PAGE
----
FIG. 6. Fractional specific surface area loss for a single CCR reformer.

FIG. 7. Fractional specific surface area loss for multiple CCR reformers with the same catalyst.

Lost surface area impact. Loss of specific surface area directly impacts naphtha reforming catalyst performance. The number of potential Al-OH and Al-Cl surface sites drops in proportion to this loss. Fewer potential sites for Al-Cl necessitates a higher density of surface Al-Cl to maintain constant catalyst Cl content, which necessitates injecting more Cl-containing species into the regenerator, feed or both. Higher Cl injection rates directly translate to higher Cl losses in the process and regenerator effluents.

Less specific surface area brings the Pt crystallites into closer proximity, increasing the probability of their agglomeration. Pt clusters containing more than 13 Pt atoms may not afford full Pt availability. Redispersion of agglomerated Pt clusters becomes more challenging as surface area declines, especially if catalyst Cl content is not maintained. Ample Pt availability is essential to initiate and terminate the most desirable reforming reactions.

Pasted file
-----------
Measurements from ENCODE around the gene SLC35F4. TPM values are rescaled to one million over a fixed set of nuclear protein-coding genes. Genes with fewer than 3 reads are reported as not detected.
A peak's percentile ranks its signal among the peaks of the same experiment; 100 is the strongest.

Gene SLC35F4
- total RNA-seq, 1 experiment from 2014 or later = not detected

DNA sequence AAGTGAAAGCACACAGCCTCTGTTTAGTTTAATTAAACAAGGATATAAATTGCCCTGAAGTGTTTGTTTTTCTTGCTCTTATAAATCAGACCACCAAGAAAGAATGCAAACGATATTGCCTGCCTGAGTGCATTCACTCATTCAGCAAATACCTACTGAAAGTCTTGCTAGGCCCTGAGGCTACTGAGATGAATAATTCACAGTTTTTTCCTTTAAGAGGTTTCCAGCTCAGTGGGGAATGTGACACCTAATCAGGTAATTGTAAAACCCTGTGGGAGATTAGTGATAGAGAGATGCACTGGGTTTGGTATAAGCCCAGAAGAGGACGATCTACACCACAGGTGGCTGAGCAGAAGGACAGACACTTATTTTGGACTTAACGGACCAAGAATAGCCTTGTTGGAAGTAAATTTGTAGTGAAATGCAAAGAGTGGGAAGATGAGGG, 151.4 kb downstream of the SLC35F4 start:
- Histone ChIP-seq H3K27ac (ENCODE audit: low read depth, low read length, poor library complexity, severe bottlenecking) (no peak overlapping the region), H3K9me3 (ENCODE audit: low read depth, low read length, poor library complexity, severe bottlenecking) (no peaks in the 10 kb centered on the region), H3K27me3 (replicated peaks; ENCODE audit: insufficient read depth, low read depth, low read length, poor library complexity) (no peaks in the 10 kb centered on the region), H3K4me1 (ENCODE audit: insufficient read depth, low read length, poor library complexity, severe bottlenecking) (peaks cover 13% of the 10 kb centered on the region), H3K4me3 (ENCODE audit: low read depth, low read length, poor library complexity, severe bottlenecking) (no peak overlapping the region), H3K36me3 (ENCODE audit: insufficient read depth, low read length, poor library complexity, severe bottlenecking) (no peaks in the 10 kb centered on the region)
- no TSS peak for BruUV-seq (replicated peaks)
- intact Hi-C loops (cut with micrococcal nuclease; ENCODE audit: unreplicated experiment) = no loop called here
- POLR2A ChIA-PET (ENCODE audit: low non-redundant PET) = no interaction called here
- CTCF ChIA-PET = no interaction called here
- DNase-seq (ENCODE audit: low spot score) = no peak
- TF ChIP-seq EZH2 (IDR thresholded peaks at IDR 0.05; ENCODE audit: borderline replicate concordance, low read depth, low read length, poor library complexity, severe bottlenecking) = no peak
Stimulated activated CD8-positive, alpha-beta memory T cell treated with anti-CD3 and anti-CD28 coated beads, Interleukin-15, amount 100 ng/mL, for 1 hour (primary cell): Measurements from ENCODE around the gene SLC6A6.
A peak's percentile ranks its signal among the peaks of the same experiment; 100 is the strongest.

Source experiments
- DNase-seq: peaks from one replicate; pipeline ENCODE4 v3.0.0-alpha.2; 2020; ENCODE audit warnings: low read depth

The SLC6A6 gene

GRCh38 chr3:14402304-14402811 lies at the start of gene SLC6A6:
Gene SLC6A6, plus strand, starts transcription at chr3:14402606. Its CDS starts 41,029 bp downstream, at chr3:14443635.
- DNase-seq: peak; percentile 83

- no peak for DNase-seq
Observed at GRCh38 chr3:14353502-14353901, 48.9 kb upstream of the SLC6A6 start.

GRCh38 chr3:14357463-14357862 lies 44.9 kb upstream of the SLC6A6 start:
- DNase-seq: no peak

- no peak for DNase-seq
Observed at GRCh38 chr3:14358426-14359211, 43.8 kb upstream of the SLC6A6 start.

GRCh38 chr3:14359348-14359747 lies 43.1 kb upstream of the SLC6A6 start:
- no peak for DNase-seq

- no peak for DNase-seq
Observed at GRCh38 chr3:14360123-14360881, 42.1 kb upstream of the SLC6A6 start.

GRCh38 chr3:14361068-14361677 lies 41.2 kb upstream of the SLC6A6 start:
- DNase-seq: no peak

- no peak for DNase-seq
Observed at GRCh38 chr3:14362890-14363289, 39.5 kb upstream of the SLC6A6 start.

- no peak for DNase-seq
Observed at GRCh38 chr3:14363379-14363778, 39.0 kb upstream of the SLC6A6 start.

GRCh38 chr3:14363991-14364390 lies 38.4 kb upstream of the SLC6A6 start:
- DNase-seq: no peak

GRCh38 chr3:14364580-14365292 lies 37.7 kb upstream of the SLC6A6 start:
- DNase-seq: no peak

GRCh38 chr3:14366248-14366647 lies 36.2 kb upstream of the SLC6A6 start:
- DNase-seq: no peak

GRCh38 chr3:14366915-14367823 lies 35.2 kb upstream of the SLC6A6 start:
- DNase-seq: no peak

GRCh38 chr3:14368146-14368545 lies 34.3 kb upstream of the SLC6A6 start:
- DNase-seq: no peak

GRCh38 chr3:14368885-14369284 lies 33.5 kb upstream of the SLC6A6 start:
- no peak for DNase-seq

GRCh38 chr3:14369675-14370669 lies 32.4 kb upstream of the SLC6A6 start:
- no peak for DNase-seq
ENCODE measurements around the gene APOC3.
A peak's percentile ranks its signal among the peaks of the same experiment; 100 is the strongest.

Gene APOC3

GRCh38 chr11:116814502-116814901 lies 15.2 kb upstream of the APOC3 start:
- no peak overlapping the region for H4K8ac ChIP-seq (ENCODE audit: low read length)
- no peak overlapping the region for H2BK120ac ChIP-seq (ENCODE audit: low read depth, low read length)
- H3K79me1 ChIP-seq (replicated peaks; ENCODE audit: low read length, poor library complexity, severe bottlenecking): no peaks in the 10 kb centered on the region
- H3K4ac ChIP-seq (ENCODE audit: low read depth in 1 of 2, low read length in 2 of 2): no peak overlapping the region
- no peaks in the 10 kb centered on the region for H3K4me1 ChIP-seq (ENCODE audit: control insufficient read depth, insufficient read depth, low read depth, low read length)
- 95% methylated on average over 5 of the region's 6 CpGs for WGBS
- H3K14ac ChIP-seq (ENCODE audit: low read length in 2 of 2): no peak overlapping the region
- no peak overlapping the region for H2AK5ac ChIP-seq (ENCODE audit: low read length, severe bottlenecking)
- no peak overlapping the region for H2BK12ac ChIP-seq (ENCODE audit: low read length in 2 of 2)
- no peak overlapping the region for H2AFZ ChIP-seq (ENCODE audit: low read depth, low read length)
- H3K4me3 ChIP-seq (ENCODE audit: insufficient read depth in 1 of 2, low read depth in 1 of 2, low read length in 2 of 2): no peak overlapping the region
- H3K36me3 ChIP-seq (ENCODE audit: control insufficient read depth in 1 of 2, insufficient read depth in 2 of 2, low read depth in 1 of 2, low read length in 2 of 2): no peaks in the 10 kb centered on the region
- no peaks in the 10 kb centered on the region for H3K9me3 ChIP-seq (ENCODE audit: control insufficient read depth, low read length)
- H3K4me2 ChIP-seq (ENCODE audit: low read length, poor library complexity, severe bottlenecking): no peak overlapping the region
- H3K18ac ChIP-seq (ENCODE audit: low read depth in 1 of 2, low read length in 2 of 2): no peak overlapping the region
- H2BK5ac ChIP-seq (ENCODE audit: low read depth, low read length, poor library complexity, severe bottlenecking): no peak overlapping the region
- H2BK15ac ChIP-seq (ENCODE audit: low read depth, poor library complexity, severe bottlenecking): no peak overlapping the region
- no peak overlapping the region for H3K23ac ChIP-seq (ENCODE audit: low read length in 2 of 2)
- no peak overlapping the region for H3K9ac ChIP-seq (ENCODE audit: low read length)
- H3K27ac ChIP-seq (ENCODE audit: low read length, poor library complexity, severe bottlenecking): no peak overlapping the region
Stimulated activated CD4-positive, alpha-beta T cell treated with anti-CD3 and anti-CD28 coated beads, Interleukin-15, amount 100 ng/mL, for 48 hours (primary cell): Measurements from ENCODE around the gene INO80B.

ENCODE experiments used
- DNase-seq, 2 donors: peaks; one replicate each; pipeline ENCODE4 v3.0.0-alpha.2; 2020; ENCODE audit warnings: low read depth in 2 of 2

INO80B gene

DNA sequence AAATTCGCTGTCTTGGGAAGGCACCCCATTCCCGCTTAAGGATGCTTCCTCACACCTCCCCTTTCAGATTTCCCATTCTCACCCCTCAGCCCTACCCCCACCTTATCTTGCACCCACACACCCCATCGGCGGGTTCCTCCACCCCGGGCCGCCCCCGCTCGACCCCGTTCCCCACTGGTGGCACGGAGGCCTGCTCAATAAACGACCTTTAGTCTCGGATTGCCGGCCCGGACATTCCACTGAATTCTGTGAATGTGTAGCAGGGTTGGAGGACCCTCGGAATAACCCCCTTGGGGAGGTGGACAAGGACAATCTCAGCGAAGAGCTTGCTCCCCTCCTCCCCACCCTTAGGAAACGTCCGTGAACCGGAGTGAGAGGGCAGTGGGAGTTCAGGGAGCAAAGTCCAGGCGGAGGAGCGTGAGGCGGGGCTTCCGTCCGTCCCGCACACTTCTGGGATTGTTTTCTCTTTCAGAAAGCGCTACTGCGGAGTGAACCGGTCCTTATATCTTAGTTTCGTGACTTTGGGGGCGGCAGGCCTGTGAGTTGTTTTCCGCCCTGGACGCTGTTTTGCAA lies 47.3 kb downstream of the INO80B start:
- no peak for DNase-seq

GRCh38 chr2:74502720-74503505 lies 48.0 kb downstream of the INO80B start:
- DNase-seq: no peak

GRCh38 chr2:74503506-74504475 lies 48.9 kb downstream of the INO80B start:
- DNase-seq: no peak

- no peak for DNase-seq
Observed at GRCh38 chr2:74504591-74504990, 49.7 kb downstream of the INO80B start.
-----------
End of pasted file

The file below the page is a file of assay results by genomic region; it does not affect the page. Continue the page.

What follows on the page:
Besides providing the acid function and a platform for the Pt crystallites, the surface area also serves as a “parking lot” for coke, as well as some permanent alumina poisons. A smaller parking lot lowers the coke threshold for the onset of catalyst performance loss. It also magnifies the impact of poisons (K, Na, Mg, Ca, Si, S, etc.), since these occupy one or more of the alumina surface sites—and may hinder others—further reducing the catalyst’s effective surface area.

The indirect impacts of specific surface area loss are numerous and include:

  • Shift in catalyst acidity (acid-metal balance)
  • Increased HCl evolution
  • Increased coke sensitivity
  • Increased difficulty in Pt dispersion maintenance
  • Amplified alumina poisons impact
  • Increased olefins production
  • Increased green oil formation